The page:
Ikea’s new Matter-ready Dirigera smart home hub is hitting retail shelves in North America and most of Europe this week, alongside a completely redesigned Home smart app. Dirigera — which means “conducting” in Swedish — is at the heart of Ikea’s attempt to infuse the home with digital intelligence. It’s meant to reflect the company’s smart home ambitions that have grown from a simple lighting hobby to a full-blown strategic focus, as important to the 79-year-old company as beds and Billy bookcases. That requires hardware and software that’s easy to setup, easy to use, and stable above all; characteristics that Ikea struggled to deliver with its original Trådfri Gateway.
I’ve been living with the new Dirigera hub for the last week, using the new app to migrate 22 devices off my old Trådfri Gateway while adding three additional Ikea devices to my new smart home setup. One hiccup aside, everything went smoothly. So smoothly that I was shocked after having suffered through years of frustration with Ikea’s old gateway which often struggled to add devices and then maintain connections to them over time.
The big thing that’s missing right now is support for Matter — it’s coming. But after some early stumbles I’m ok taking a moment to celebrate the fact that Ikea now gets the basics right, even if the Dirigera hub costs $69 / €59.95, twice the price as the old Gateway.
Ikea doesn’t offer a migration tool to move existing devices and scenes over from the Trådfri Gateway to the new Dirigera hub. That will bother some. I didn’t mind it since my existing Ikea setup had drifted into a partial zombie-like state over the last year and needed a complete overhaul. In all honesty, I was avoiding the frustration of trying to fix things that again went sideways caused by yet another system glitch or software update.
Sometimes you just have to start over.
Unless you’re a Swede, I can guarantee that however you’re pronouncing Dirigera in your head right now is wrong. This is how you say it, or would if you could, but you can’t:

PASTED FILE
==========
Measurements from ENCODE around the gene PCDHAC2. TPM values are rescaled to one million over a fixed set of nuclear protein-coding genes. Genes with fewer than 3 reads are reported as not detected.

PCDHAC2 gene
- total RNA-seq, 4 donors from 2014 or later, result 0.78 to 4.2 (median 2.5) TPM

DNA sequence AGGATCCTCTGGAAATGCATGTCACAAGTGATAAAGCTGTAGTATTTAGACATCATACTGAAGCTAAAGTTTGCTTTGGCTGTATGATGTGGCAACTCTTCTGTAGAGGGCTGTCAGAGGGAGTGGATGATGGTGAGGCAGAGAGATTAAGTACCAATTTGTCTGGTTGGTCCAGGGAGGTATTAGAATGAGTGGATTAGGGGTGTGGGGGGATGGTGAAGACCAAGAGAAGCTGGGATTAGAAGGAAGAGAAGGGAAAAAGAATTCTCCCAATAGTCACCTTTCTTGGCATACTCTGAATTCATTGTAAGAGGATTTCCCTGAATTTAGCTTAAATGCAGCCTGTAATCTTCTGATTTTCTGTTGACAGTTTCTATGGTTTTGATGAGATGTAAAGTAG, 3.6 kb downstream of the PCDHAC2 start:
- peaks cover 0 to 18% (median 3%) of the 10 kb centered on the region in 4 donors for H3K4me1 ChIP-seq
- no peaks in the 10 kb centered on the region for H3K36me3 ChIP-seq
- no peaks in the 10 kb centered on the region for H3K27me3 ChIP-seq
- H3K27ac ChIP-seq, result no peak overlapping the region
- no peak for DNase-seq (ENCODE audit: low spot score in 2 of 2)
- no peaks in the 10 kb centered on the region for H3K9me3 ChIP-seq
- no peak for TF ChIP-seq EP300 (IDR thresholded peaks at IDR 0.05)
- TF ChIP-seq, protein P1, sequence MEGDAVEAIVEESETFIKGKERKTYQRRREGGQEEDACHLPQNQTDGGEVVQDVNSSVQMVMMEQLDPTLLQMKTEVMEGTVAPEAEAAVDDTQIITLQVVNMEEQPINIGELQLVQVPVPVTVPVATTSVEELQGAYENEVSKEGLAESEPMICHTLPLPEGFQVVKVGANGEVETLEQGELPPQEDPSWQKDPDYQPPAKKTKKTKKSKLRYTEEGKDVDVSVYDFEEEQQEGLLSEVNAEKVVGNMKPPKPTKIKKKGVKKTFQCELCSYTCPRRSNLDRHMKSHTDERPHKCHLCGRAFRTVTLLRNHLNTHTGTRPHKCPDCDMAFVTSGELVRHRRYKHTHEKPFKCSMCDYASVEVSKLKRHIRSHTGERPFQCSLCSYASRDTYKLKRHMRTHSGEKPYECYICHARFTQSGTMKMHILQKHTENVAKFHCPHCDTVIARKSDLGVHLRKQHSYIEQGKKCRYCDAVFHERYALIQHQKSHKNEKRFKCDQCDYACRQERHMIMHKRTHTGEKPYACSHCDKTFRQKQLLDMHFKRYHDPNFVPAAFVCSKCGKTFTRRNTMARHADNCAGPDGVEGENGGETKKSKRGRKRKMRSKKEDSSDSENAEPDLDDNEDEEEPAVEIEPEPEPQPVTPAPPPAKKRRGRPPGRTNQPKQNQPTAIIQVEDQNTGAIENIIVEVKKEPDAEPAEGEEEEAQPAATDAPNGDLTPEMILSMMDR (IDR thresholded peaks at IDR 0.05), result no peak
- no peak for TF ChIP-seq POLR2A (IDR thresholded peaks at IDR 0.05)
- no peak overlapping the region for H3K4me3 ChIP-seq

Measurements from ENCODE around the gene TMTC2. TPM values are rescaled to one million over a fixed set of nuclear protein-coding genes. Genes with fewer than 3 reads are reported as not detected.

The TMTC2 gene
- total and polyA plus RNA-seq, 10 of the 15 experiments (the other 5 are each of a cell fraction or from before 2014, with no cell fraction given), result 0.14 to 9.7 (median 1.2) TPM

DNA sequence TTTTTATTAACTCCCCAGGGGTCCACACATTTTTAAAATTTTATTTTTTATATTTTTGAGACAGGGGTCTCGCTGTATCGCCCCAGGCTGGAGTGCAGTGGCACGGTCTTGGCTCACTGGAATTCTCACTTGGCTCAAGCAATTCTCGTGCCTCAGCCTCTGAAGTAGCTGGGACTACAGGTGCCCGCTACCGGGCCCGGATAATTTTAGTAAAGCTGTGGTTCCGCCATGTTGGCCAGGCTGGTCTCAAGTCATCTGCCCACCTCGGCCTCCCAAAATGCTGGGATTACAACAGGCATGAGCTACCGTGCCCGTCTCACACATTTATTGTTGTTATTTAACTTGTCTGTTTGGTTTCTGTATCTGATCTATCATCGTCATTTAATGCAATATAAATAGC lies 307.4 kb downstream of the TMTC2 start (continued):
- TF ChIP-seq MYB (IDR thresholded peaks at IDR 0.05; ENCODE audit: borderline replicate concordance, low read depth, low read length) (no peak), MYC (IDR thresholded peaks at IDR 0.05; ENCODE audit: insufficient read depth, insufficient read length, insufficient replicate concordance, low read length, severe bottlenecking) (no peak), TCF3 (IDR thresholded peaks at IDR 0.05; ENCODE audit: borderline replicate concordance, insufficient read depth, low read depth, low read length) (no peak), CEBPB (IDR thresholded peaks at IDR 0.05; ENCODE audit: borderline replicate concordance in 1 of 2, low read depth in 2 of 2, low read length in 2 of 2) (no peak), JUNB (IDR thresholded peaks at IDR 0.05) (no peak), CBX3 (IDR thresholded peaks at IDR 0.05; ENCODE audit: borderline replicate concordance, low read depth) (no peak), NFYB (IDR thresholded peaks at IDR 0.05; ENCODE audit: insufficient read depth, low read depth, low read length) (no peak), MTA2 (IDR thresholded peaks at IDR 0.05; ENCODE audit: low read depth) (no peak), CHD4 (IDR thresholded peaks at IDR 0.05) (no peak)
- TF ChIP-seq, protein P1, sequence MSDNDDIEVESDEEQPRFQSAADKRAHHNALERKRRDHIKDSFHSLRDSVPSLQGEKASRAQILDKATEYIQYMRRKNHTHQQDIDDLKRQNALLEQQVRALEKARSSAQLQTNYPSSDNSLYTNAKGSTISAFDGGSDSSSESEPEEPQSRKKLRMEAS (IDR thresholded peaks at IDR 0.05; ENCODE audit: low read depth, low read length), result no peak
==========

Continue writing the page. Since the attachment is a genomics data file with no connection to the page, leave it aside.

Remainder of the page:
Adding devices and scenes
Fortunately, you don’t have to remove your existing devices from the Trådfri Gateway before adding them to the Dirigera hub. In fact, you never have to open the old Home smart app (now renamed to “Home smart 1”) at all. Just follow the steps in the new “Home smart” app (available now for both iOS and Android users) to reset each device and Dirigera will find them for quick and easy inclusion into new or existing rooms. Yes, the new app is organized by rooms that map to your actual home layout, not illogical groups of devices organized by so-called steering devices like dimmers and switches. You can also bulk add devices into rooms. For example, I have three smart spotlights from Ikea on the same physical switch. I was able to reset and add all three spots at once to the Dirigera hub using the new Home smart app.
My home has 25 Ikea smart devices in total that sit alongside dozens of others from a variety of vendors. My Ikea network is a mix of several light bulbs, switches, dimmers, outlets, and sensors; two shortcut buttons; one set of blinds; one Symfonisk speaker; and one air purifier. All but one of the Ikea devices was found and added on the first attempt despite being scattered across three floors of my tall but narrow home.
The Home smart app’s new homescreen is a simple but effective dashboard into the Ikea home. Each room is represented by a square in your choice of colors. Inside the squares are interactive icons that let you quickly control the smart devices in each room. Click the square and you’ll find more fine-tuned control over the devices within.
The only trouble I ran into when adding devices was related to Ikea’s Sonos partnership. The first issue is related to legacy Sonos devices, while the second was a bug solved by a reboot of the Dirigera.